A police officer was warranted in stopping a motor vehicle where the operator committed a traffic violation in his presence [672-673]; further, the observed conduct of the six occupants of the vehicle supported the officer's reasonable belief that his safety and the safety of others was in danger, and the officer was warranted in ordering the occupants out of the vehicle [673-675] and in conducting a patfrisk for weapons before making any further inquiry [675-677]: the level of intrusiveness was reasonable in the circumstances, and the weapon found on the person of one passenger during the patfrisk was properly admissible in evidence.
COMPLAINT received and sworn to in the Lawrence Division of the District Court Department on January 21, 1998.
A pretrial motion to suppress evidence was heard by Ellen Flatley, J.
Following interlocutory review by the Appeals Court, 49 Mass. App. Ct. 348 (2000), the Supreme Judicial Court granted leave to obtain further appellate review.
Catherine Langevin Semel, Assistant District Attorney, for the Commonwealth.
John R. Valerio for the defendant.
CORDY, J. A criminal complaint was issued by the Lawrence Division of the District Court Department charging the defendant, Ismael Torres, Jr., with unlicensed possession of a firearm in a vehicle, possession of a firearm and ammunition without a firearm identification card, and receiving stolen property (the firearm). The firearm and ammunition that were the subject of the complaint were seized from the defendant when an automobile in which he was traveling as a passenger
was stopped for a traffic violation. In the course of that stop, the defendant was ordered out of the vehicle and pat frisked. A loaded firearm was found in his waist band.
Prior to trial, the defendant filed a motion to suppress the firearm and ammunition claiming that they were discovered and seized in circumstances amounting to an unlawful arrest. After an evidentiary hearing, the motion judge allowed the motion.
The Commonwealth filed an application for leave to appeal that was allowed by a single justice. The Appeals Court affirmed the motion judge's ruling. Commonwealth v. Torres, 49 Mass. App. Ct. 348 , 351 (2000). We granted the Commonwealth's application for further appellate review. We now reverse the motion judge's order allowing the motion to suppress.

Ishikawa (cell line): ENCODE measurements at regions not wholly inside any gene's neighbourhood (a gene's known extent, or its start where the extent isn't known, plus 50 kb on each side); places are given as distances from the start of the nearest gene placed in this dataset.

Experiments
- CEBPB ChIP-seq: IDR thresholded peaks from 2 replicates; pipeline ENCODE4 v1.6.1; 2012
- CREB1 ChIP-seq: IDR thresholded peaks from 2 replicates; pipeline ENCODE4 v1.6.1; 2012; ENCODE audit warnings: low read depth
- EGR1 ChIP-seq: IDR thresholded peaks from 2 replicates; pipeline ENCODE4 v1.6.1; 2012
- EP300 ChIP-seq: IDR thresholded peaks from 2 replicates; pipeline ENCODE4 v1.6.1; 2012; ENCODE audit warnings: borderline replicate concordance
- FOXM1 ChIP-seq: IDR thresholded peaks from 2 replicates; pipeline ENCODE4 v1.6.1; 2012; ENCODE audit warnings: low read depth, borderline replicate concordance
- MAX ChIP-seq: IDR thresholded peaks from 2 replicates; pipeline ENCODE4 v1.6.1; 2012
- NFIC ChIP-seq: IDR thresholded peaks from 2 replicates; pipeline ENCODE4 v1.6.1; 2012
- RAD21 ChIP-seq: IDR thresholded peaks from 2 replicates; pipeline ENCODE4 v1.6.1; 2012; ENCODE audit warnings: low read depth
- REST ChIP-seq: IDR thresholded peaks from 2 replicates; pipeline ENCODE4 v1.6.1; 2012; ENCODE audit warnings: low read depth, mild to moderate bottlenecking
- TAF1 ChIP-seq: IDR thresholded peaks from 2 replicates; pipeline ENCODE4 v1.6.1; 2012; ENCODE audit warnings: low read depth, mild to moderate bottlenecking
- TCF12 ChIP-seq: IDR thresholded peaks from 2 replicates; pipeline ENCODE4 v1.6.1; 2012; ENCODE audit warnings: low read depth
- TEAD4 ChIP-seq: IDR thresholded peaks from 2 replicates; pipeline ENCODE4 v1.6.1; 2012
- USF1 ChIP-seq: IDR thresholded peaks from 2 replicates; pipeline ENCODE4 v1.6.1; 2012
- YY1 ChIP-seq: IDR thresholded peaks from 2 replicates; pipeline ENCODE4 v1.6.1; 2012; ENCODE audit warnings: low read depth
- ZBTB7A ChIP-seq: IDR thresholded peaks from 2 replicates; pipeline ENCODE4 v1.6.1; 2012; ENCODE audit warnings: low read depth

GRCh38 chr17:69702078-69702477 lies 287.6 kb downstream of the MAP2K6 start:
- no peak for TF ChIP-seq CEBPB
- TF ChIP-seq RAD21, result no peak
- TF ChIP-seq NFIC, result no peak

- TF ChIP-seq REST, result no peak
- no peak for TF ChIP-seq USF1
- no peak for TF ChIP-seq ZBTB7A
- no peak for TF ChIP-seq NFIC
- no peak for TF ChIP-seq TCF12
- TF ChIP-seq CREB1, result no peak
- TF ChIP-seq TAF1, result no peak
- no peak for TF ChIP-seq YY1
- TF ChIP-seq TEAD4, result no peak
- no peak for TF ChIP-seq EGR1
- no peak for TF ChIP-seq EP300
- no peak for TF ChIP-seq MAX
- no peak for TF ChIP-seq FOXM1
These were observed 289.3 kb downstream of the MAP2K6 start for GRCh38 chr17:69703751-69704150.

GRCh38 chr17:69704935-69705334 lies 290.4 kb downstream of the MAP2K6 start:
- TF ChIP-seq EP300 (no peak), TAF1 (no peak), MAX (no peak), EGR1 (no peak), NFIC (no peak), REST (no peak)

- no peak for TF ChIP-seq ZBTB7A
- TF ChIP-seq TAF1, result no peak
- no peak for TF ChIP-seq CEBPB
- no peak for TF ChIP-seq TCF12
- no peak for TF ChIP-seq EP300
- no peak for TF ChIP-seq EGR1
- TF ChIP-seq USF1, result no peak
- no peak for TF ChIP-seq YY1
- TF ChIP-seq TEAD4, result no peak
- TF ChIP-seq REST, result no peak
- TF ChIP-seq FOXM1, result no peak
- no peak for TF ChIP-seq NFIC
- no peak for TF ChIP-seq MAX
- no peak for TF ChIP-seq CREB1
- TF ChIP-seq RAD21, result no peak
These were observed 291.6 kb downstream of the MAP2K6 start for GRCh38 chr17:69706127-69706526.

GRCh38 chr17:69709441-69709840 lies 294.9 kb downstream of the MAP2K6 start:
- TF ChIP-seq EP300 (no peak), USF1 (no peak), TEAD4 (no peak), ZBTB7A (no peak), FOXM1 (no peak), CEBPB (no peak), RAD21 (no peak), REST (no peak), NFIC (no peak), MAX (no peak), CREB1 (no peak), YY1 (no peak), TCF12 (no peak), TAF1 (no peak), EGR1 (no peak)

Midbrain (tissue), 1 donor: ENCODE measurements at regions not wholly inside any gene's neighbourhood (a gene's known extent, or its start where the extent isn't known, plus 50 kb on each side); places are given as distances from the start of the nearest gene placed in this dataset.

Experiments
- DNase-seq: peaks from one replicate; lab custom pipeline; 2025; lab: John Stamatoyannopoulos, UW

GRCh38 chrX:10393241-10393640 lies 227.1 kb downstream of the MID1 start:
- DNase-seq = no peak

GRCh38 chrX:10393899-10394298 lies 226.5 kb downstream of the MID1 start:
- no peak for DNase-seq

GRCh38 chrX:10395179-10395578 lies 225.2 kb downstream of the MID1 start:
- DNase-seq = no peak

1. Facts. In reviewing the allowance of a motion to suppress, we will not disturb a judge's findings of fact absent clear error. Commonwealth v. James, 427 Mass. 312 , 314 (1998). We summarize the facts as found by the judge, Commonwealth v. Yesilciman, 406 Mass. 736 , 743 (1990), supplemented by uncontroverted facts adduced at the hearing. Commonwealth v. Watson, 430 Mass. 725 , 726 n.5 (2000). At 2:15 P.m. on January 10, 1998, Officer Jeffrey Hart of the Lawrence police department observed a Mazda Protege automobile, in which the defendant was a passenger, fail to stop or slow down at a stop sign at a four-way intersection. Hart activated the blue lights and siren of his cruiser. The automobile continued traveling for three blocks, at which point it made a left turn and suddenly pulled over. Hart could see six people in the vehicle. As soon as the car stopped, all four doors of the vehicle flew open. Hart got out of his vehicle and yelled to the passengers to "stay in the car." Despite that order, the passenger in the right rear seat "took off running" carrying a backpack. Hart did not pursue this individual and remained next to the driver's side of his cruiser.
From that position he could see through the car's rear window. Two individuals remained in the front seat and three were in the back. He saw the three back seat passengers "bent over" and "messing with something" on the floor of the vehicle. At this point, Hart was concerned for his safety, and, based on his training and experience, believed that the back seat passengers
were either hiding something or trying to retrieve a weapon. He responded by telling the occupants to place their hands on their heads. Only the two individuals sitting in the front seat complied. Those in the back seat remained bent over.